Will Rioting Spread to Thailand?

As the reality of the economic crisis starts to settle in around the world (yes, it is real and yes, it is going to hurt), people start to think about their jobs, their security and their neighbours and many people are beginning to conclude that they are very unhappy about the whole thing. This is resulting in several things, the first of which is rioting. In many European countries already, crowds are starting to engage in public disorder in protest at the loss of jobs, juxtaposed with the scenes of corporate greed which have become familiar. The second manifestation of unhappiness is a combination of nationalism and xenophobia – as so often, this is aimed at migrant workers. In Britain, strikes are breaking out in protest against a non-British company running a power installation which sub-contracts all its work out to non-British workers who are imported as required. The nationalism aspect is starting to emerge in America as the ‘buy American’ provisions in President Obama’s economic stimulus package – the Democrat party there has long held a streak of trade protectionism and it would not be surprising to see that become influential in the months to come, especially if the situation does not start to improve very soon (which it will not).

Will these things start to occur in Thailand? Well, there has always been an element of casual bigotry in Thai society aimed at migrant workers from neighbouring countries, specifically Burma [Myanmar], Laos and Cambodia. Many of those workers suffer from abuse of different kinds anyway and it would not be difficult to imagine this becoming intensified.

Also, there is a tradition of strikes and protests being brought to Bangkok and these are likely to increase as more jobs are lost – especially when it will not be clear to most workers involved why their jobs have been lost and even more so if employers do not meet their obligations for compensation.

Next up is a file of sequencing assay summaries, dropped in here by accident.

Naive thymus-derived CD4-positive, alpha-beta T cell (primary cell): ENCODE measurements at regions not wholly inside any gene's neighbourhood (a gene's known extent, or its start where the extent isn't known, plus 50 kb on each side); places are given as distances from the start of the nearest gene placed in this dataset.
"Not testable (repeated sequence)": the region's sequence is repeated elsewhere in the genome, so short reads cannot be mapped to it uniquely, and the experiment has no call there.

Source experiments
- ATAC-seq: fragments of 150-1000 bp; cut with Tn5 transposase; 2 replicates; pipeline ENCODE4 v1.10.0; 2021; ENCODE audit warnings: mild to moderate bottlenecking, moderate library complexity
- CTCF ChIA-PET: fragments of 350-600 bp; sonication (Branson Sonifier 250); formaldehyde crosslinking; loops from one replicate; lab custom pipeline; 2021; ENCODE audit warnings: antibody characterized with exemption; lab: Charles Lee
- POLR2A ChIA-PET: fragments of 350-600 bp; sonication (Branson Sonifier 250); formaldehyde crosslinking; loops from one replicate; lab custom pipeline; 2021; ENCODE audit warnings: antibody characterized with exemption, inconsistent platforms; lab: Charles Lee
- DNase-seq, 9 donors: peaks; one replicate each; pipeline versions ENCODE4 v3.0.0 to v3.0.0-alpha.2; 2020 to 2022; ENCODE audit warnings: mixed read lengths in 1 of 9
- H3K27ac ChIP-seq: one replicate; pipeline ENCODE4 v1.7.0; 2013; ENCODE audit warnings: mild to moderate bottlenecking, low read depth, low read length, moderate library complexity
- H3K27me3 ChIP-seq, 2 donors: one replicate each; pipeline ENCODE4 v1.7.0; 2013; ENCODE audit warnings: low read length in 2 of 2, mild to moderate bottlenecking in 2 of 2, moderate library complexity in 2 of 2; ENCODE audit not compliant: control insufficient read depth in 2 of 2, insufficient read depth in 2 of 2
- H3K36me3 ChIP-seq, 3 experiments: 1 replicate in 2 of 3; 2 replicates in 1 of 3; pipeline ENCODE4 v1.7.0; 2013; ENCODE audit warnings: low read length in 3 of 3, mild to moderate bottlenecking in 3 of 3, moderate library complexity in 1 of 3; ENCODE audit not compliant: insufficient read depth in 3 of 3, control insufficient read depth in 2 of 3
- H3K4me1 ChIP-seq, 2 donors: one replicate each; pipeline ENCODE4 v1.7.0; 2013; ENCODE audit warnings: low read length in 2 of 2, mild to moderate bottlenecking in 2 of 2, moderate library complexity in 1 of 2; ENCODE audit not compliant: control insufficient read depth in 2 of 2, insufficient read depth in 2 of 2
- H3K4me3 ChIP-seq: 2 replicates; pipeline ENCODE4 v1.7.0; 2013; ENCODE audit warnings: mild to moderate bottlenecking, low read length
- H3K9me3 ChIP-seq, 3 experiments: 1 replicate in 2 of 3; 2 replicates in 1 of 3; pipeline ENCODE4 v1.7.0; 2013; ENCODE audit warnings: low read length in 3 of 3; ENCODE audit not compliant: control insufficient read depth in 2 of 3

It is reasonable to assume that the military forces will step in and take severe steps against striking workers if they are considered to be a threat to public order.


Why (if at all) Wat Preah Vihear Matters

In the past, Thai kings like their counterparts in Vietnam and Cambodia had little real interest in geographical borders on maps. The land was difficult to cross and the population was thinly spread away from the main urban centres. The power of a king depended on his ability to mobilize an army or the labour to build a monument or a new town. This power largely relied on the king’s relations with princes and governors of other towns.

This changed during the colonial period. The French, colonizing Vietnam, Cambodia and Laos, started to draw maps of the region and to use western methods to work out who owned what and where. The Thai court went along with this with the usual endless compromising and ‘bamboo diplomacy,’ largely because it seemed irrelevant.

So, we have today’s situation in which the border is uncertain and disputed. Jungle and mountains do not matter much but the situation of Wat Preah Vihear is different. The Cambodian government is trying to get this wat, which is a particularly fine specimen of its type, recognised by the United Nations (in the form of UNESCO) as a World Heritage Site and has submitted a map to the Thai government showing that it is within Khmer territory.

This will be agreed sooner or later since there is little doubt that the wat is actually of Khmer provenance and the Cambodian people are very twitchy about these things – it was only a couple of years ago that a few comments made by a Thai actress supposedly claiming the wat as Thai rapidly led to anti-Thai riots in Phnom Penh and the burning of Thai businesses.

While the people may get worked up about who owns the wat, the real issue lies in the Gulf of Thailand. Both sides are aware that there are more reserves of oil and gas to be located in the Gulf in seas which are not definitely allocated either to Cambodia or Thailand. The real importance of the negotiations, therefore, is to act as a precedent for dividing the seas and the precious hydrocarbons lying waiting underneath them.